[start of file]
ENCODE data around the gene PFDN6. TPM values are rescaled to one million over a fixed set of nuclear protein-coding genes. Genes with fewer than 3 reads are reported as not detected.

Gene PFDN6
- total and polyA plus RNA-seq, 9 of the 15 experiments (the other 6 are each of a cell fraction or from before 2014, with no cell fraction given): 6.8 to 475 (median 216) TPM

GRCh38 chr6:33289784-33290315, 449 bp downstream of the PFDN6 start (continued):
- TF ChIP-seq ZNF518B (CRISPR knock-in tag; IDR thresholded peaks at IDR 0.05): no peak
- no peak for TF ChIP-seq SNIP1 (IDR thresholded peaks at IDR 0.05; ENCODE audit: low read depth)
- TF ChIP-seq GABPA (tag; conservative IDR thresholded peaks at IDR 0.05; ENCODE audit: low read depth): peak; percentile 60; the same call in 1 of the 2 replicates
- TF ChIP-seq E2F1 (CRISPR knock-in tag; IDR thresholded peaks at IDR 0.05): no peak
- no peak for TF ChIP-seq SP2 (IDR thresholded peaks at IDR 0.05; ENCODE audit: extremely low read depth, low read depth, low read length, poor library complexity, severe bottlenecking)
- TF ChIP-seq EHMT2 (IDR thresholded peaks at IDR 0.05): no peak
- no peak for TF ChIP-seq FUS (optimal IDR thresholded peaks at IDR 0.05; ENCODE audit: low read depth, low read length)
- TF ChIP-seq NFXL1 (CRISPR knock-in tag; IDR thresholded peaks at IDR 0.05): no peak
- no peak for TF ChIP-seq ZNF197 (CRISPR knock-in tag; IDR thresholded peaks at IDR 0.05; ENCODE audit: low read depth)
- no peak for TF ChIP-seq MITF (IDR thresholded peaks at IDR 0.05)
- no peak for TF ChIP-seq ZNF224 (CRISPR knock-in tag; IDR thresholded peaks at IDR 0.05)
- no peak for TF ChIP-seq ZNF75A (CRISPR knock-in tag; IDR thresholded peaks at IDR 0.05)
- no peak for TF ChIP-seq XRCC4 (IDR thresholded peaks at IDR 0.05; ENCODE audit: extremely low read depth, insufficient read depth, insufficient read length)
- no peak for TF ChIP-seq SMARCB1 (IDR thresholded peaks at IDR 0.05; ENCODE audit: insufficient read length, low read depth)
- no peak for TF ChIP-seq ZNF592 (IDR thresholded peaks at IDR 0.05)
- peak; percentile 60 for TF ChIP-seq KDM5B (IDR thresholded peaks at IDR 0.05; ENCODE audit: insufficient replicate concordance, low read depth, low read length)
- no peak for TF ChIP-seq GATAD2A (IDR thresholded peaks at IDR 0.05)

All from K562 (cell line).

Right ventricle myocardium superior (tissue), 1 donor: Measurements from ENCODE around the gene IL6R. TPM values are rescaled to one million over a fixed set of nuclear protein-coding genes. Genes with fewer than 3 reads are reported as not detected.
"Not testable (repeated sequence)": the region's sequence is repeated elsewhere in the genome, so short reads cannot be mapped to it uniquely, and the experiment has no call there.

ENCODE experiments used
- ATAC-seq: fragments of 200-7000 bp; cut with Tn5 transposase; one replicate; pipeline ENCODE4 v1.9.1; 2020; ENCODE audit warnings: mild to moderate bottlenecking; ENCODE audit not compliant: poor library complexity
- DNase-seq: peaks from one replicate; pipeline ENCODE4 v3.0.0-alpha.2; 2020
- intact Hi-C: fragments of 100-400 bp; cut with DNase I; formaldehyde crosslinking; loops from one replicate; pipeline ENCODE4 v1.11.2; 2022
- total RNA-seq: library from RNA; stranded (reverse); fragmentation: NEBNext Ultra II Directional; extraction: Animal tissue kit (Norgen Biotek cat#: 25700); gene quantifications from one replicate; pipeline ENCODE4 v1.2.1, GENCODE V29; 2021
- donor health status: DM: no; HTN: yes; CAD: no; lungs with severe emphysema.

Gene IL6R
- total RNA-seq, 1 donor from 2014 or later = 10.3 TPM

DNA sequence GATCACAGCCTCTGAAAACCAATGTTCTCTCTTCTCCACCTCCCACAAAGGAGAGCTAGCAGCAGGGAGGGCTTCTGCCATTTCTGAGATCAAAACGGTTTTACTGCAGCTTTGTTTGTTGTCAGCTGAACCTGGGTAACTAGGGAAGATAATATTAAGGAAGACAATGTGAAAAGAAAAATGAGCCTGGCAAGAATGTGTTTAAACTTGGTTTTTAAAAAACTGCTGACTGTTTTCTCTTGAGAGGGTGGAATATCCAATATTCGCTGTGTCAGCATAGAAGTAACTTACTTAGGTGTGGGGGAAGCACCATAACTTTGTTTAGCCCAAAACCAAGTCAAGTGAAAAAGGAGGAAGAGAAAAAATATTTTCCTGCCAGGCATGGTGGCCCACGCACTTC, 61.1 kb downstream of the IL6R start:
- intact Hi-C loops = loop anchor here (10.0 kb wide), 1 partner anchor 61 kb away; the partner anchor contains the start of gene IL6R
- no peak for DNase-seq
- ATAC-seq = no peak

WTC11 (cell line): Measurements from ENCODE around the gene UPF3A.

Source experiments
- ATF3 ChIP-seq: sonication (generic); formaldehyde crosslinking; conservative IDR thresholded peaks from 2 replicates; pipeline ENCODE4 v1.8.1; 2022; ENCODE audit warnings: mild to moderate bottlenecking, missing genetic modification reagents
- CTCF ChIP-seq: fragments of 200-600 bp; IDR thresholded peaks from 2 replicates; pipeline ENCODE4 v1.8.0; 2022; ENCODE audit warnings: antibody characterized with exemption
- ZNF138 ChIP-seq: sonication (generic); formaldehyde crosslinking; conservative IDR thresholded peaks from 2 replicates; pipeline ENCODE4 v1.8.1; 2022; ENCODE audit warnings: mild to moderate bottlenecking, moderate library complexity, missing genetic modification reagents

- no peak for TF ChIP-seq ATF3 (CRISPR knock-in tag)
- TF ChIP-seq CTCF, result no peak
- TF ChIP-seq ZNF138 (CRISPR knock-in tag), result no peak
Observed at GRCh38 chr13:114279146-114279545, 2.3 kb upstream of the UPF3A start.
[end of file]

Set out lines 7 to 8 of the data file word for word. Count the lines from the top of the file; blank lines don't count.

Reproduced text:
- TF ChIP-seq GABPA (tag; conservative IDR thresholded peaks at IDR 0.05; ENCODE audit: low read depth): peak; percentile 60; the same call in 1 of the 2 replicates
- TF ChIP-seq E2F1 (CRISPR knock-in tag; IDR thresholded peaks at IDR 0.05): no peak